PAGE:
Conclusion: Beyond the Looking-Glass.

 
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I've dreamt in my life dreams that have stayed with me ever after, and changed my ideas; they've gone through and through me, like wine through water, and altered the colour of my mind. And this is one--I'm going to tell it--but take care not to smile at any part of it. When Catherine speaks these words to Nelly in Emily Bronte's Wuthering Heights (1847), she prefaces them by asserting, "I'll give you a feeling of how I feel" (62). (46) Even though scholarship tends to treat the revelatory dreams of Gothic literature as primarily symbolic devices, this text suggests a close association between affect transmission and the dream, even when it is recounted instead of directly experienced.

Anticipating that her listener might utter the common trivialization that such an experience is "only a dream," Catherine cautions her "not to smile at any part of it." The force of affect in Catherine's dreams is not trivial. In fact, instead of dissipating into a half-remembered haze upon her awakening, these dreams "have stayed with [her]" and through a change in her assemblage even "altered the colour of [her] mind." Her most recent dream has influenced her affective potential, reducing her capacity for lightheartedness, as she mentions: "I've no power to be merry to-night" (62). When she goes on to describe her dream about being in heaven, its most striking characteristic does not relate to choirs of angels, symbolic prophecy, or explicit revelation, but instead to affective intensity. During the dream, Catherine feels overcome by the sensation that "heaven did not seem to be [her] home" and "broke [her] heart weeping to come back to earth." Consequently, she is flung out of heaven, coming to rest "on the top of Wuthering Heights, where [she] woke sobbing for joy" (63).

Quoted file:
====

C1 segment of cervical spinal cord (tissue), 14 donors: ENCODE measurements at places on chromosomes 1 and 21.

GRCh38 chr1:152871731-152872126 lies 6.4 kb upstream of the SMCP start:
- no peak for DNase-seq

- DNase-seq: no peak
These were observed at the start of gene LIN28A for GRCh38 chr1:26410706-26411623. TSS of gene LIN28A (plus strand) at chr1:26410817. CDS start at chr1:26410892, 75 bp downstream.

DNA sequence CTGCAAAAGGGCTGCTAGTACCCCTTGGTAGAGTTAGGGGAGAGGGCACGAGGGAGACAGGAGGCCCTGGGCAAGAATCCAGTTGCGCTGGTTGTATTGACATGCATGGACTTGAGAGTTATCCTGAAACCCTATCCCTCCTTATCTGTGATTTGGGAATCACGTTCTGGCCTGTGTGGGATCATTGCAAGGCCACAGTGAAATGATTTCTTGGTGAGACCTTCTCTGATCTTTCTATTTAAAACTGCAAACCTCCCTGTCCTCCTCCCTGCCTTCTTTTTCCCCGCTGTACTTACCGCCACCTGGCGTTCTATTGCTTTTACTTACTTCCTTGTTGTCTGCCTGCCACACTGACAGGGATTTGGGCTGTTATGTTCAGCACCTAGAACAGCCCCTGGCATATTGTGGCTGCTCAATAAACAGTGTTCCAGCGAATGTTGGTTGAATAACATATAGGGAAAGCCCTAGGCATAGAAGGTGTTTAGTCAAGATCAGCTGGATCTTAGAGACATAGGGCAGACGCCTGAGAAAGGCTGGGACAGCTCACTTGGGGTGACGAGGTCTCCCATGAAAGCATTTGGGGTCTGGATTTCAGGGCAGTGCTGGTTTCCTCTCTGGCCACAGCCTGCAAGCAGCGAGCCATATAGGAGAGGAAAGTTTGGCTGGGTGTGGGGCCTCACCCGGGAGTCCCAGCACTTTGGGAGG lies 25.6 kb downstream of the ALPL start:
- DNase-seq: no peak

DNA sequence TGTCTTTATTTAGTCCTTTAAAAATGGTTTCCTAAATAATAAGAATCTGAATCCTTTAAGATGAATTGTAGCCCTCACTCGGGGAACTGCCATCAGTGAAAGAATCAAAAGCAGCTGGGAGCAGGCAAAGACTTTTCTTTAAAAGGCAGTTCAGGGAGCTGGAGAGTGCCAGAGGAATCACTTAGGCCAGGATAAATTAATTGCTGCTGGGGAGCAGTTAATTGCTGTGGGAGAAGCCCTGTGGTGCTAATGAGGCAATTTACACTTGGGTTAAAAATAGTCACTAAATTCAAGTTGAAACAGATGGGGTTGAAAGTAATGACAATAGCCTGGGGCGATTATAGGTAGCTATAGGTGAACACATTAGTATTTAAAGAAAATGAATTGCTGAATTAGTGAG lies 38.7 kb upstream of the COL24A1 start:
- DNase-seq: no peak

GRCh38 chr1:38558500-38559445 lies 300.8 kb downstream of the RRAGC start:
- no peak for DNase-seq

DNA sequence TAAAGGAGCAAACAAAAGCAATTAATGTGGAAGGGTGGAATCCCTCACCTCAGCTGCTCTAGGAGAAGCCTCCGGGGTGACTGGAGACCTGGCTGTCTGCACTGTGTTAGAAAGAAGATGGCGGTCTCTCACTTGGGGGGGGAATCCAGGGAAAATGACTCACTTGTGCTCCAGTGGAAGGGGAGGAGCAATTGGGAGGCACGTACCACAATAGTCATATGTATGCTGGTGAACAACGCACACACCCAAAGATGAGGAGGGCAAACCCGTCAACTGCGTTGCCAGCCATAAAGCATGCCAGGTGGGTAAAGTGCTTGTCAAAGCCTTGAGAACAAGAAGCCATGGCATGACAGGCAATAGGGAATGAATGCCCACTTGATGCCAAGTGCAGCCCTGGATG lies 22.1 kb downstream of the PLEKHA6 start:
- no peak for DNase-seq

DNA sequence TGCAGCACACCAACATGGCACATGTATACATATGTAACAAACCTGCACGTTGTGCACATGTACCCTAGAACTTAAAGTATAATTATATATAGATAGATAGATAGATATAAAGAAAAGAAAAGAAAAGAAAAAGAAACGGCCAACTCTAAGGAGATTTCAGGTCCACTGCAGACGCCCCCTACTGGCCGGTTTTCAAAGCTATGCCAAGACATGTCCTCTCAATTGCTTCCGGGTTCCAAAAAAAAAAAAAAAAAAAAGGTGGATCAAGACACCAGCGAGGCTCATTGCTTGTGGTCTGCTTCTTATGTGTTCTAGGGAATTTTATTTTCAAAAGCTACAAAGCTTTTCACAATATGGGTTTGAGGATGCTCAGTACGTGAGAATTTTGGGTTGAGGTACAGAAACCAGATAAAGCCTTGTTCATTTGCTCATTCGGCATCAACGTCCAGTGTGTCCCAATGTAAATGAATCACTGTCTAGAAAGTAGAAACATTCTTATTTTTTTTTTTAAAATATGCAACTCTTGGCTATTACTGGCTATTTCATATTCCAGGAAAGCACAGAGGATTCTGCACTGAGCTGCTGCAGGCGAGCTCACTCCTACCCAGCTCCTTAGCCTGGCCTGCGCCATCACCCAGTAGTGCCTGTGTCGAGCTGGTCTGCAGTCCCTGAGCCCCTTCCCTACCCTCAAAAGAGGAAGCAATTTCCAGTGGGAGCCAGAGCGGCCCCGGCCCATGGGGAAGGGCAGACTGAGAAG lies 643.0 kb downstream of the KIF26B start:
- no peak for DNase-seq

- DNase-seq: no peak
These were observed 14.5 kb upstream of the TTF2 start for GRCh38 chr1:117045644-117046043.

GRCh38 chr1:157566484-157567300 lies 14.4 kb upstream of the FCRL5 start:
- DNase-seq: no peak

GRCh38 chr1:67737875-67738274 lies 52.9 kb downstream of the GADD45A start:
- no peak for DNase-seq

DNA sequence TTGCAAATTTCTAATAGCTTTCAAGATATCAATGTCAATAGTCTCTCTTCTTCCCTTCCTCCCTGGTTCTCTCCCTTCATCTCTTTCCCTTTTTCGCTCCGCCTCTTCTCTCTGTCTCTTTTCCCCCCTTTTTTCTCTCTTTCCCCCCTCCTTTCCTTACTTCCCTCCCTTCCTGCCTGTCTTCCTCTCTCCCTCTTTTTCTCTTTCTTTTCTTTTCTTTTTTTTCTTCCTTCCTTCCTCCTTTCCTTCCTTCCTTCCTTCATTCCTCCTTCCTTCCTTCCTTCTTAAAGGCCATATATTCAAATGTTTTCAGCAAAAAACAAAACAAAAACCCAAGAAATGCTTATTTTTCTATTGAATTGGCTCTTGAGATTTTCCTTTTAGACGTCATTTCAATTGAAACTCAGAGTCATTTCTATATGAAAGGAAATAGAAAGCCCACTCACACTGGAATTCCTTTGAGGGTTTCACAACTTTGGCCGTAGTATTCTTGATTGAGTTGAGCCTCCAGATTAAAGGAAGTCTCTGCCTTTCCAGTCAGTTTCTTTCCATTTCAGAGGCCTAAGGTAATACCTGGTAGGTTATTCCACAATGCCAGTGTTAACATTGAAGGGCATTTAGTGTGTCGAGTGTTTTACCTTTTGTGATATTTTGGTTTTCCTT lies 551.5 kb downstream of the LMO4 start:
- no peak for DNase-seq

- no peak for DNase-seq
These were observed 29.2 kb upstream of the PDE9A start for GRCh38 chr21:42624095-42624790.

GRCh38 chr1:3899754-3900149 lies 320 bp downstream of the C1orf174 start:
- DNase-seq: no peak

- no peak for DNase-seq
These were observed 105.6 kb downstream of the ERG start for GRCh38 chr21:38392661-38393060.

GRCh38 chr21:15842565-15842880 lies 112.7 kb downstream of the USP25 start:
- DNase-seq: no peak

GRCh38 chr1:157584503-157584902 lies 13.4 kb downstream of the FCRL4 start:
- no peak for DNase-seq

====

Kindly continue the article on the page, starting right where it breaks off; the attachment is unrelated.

This passage models the affective force that the literary dream is capable of exerting on the characters of the Gothic novel. The dream produces an occursus, alters Catherine's potential, initiates a change in assemblage, and even transmits affect when it is recounted. Gothic novels employ this intensity in multiple variations. For example, the atmosphere of a waking dream introduces the supernatural into Walpole's Otranto. Instead of representing elements of waking reality, these dreamlike forces enter the waking narrative, in which they highlight the issue of potential by positing what Manfred can be driven to do, while the plot is driven forward by the answer. Whereas the literary...

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